Sunday, June 26, 2005


Well, winter has definitely arrived here. It's freezing. A friend's outdoor thermometer read -5.9 degrees c yesterday morning - if I were that thermometer I would have refused to work! But the mountains do look awesome covered in snow & we found ourselves not feeling too jealous of the UK heatwave (until Wimbledon started) - after all we haven't had winter for 18 months! And anyway, days are getting longer again already!

I'm now a year older and realised how much older 28 sounds than 27. I had a wonderful day though. Lots of phonecalls from England, little gifts & cards from near & far, lunch out and then dessert & drinks in the evening with friends. I felt very loved. One of the best presents had to be from my small group here who got together & bought me Pride & Prejudice on DVD as my video was dying - I've already watched all 6 hours!

One new experience we've had this weekend is being in the minority to watch our national (ish) team (ish) play rugby. We went with English friends to a local church who had the first All Blacks vs. Lions match on a big screen. To be honest, I wouldn't have wanted to watch it anywhere other than a church as even in this environment some of the comments were v. cruel and I found myself feeling very defensive! Still, two more tests to go & maybe we won't be only cheering when the All Blacks miss a try/kick...

Neil at the top of the Gondola, the view looks across Queenstown to 'The Remarkables' mountain range. The hill, centre picture, was used in the filming of Lord of the Rings.

Natalie and Sarah, incredibly 'giddy' in the front of the helicopter.

Neil risks his life to enter an ice cave.

One of the many ice caves! This cave will be accessible for two weeks and then will collapse! The colours inside were awesome.

Fox Glacier; this part of the glacier moves up to 4 metres a day!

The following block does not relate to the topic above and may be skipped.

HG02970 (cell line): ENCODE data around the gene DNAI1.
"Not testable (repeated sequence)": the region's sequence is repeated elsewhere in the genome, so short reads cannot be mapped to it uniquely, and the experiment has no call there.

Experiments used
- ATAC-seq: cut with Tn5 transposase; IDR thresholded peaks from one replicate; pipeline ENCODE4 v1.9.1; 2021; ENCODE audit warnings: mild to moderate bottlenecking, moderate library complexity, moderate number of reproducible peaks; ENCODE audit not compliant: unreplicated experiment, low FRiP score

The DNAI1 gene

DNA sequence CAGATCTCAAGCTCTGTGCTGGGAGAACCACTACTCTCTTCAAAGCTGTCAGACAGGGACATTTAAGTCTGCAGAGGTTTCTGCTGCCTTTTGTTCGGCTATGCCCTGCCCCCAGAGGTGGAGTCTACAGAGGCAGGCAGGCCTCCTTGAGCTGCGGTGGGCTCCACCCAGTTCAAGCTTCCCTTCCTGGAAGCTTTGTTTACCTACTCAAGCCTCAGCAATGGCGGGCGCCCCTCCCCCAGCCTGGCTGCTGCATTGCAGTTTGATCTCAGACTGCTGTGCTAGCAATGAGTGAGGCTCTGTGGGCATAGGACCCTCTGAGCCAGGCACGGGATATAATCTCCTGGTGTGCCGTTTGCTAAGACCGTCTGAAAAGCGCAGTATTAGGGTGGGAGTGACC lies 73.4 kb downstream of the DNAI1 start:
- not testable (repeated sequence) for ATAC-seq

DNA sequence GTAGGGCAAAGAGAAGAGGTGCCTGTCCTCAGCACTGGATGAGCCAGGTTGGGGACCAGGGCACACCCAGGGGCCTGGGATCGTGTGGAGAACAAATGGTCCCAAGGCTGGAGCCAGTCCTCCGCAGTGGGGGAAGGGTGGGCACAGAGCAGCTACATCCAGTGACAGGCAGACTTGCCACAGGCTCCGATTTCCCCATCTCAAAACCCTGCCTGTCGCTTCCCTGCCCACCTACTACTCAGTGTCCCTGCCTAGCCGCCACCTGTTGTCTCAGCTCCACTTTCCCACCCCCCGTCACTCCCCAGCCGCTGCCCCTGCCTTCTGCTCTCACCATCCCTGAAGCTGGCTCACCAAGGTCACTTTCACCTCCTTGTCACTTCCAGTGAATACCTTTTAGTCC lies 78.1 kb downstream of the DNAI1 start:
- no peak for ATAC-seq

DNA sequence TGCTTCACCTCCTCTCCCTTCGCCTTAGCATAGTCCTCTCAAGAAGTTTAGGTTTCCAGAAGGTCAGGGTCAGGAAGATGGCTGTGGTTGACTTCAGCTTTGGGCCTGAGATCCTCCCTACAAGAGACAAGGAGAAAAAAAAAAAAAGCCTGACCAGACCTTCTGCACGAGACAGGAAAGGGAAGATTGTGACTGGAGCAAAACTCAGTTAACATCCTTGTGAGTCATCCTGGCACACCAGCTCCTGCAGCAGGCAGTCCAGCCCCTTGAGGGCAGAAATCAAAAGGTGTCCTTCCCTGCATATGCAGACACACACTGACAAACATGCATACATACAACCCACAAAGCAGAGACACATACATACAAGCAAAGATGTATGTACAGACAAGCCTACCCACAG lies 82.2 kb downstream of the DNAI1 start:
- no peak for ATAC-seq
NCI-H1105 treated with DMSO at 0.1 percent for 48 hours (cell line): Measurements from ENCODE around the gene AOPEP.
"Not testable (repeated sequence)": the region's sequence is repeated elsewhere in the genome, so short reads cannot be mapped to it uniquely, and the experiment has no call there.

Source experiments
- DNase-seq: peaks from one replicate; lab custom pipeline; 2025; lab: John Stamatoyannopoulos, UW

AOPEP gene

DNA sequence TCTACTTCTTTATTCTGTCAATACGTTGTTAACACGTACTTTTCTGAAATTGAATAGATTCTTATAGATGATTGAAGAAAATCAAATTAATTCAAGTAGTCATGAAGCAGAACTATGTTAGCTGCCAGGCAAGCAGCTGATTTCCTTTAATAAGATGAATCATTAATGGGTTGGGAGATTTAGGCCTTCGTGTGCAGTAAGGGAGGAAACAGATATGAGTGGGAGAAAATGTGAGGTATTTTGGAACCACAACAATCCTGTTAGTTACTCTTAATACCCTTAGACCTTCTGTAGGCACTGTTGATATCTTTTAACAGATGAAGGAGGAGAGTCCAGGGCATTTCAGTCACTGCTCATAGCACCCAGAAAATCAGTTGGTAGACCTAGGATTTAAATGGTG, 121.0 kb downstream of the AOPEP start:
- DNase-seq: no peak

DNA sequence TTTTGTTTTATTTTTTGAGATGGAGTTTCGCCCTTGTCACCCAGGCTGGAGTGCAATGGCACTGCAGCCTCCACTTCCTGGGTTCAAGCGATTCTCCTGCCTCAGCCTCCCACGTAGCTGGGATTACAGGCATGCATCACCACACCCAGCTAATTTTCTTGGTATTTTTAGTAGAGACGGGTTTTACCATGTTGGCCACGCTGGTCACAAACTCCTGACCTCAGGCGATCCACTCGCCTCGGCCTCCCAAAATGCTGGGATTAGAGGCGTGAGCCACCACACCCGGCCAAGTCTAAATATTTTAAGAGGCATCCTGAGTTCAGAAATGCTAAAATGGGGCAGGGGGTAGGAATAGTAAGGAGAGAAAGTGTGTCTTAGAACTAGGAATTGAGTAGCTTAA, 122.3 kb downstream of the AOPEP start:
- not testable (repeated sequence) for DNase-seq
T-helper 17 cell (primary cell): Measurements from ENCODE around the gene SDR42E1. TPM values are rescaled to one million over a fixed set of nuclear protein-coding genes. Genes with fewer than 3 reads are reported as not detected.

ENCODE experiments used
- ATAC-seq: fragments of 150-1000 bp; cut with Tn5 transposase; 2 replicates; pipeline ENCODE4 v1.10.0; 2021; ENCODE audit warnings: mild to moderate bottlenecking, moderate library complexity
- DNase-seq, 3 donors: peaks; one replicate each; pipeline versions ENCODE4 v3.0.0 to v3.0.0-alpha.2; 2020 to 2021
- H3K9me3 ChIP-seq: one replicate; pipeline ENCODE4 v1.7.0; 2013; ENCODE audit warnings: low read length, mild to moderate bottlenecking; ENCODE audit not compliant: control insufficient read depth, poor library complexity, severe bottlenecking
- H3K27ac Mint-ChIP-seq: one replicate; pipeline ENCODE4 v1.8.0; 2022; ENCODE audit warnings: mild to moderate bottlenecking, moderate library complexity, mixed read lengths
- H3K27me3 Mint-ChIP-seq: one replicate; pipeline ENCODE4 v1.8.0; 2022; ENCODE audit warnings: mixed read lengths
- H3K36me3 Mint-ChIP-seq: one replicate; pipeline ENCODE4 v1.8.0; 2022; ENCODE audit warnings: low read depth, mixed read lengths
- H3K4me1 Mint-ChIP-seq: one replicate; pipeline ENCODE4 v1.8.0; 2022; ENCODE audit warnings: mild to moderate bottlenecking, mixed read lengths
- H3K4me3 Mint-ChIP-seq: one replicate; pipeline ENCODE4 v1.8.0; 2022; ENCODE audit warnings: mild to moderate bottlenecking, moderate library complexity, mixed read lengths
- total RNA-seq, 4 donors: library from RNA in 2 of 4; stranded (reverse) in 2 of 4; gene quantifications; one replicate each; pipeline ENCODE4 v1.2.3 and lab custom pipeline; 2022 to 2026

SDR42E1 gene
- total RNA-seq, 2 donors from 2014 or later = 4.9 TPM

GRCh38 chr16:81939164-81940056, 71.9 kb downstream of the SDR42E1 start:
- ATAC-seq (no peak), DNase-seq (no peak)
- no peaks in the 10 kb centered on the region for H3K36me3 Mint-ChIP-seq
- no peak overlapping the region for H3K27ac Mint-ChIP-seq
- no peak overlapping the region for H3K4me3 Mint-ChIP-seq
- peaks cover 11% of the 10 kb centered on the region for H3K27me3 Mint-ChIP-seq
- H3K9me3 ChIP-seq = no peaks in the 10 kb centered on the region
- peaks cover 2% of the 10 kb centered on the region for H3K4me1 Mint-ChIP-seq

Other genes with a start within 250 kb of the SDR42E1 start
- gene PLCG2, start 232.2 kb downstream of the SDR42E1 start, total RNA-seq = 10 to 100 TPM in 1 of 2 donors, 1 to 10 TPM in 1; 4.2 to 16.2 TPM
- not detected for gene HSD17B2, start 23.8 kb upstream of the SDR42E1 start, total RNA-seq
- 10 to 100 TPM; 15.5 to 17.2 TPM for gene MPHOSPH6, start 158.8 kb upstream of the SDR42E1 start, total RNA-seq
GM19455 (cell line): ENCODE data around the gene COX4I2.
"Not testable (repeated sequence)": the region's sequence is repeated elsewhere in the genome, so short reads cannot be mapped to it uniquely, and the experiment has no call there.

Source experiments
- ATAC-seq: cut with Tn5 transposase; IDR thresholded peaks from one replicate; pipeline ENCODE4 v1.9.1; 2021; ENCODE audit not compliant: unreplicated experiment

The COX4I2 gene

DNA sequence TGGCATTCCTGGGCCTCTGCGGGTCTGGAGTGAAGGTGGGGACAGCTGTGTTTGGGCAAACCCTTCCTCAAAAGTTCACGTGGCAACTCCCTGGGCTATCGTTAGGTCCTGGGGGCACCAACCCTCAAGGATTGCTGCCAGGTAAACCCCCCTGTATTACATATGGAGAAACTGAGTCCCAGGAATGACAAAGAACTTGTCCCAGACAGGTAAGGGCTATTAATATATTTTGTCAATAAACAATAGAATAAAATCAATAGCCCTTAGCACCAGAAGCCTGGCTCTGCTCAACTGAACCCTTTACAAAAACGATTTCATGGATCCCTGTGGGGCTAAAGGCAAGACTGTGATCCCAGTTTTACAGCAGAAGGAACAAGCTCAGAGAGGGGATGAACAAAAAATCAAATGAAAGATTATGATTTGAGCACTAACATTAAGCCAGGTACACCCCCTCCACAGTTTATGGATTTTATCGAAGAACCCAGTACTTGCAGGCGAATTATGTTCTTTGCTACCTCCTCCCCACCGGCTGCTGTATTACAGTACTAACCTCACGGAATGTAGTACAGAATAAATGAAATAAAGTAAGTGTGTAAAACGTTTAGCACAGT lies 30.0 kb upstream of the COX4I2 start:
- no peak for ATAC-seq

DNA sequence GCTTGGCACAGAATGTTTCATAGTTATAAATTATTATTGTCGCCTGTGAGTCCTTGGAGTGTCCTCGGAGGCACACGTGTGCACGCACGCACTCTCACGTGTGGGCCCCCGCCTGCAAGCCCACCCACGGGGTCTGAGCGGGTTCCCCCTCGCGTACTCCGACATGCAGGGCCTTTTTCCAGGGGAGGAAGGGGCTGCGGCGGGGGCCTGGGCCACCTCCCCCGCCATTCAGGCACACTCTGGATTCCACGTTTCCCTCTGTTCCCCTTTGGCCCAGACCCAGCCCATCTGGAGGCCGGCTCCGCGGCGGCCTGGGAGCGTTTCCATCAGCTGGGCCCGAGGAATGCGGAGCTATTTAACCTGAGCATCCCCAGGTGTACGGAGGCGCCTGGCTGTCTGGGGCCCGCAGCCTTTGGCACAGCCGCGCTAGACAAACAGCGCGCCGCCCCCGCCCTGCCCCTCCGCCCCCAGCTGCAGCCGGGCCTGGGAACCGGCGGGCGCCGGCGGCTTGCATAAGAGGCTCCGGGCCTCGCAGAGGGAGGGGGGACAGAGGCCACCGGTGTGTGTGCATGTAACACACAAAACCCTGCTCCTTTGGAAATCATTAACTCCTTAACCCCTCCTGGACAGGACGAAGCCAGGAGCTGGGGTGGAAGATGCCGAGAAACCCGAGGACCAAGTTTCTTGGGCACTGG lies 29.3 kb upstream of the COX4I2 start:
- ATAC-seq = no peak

The Devil's Punchbowl Waterfall, Arthur's Pass.

Thursday, June 16, 2005

Little Luxuries

We've just finished a 5 week stint house-sitting; it's something we could have got quite accustomed to as the property featured in the May edition of NZ House & Garden! Peter and Juliet had gone to South America, primarily to visit their daughter and son-in-law, who are YWAM missionaries in Brazil, and their new granddaughter. We felt at home almost immediately, probably because we'd stayed there before (in February) so we knew where everything was but this time the biggest blessing was not the swimming pool but the wood-burning stoves! The garden was still producing delicious vegetables (leeks, spinach, cauliflowers & broccoli and still new potatoes!) and having a bath was just heaven - I don't think I've ever been so clean (or wrinkled!).
The weather had been pretty good until the third week in May when it rained for seven days non-stop. Once again everybody was telling us they couldn't remember ever having this much rain in Canterbury. We didn't really mind because we were cosy & dry and had a tumble dryer but when water started dripping through the ceiling on the seventh morning of rain we did get slightly concerned. Fortunately the downpour ceased soon after and the roof could cope again. We bonded more with the cats this time too as we fed them (we didn't let them starve before but just filled an automatic feeder!) and they seemed to be in more sheltering from the dreadful weather. Having called them Mitsy & Motsy for the duration of our last stay, we discovered their names were Jack & Frieda. I had forgotten how nice it was to have pets around though vomitting up their last meal including traces of the mouse they just caught is slightly off-putting.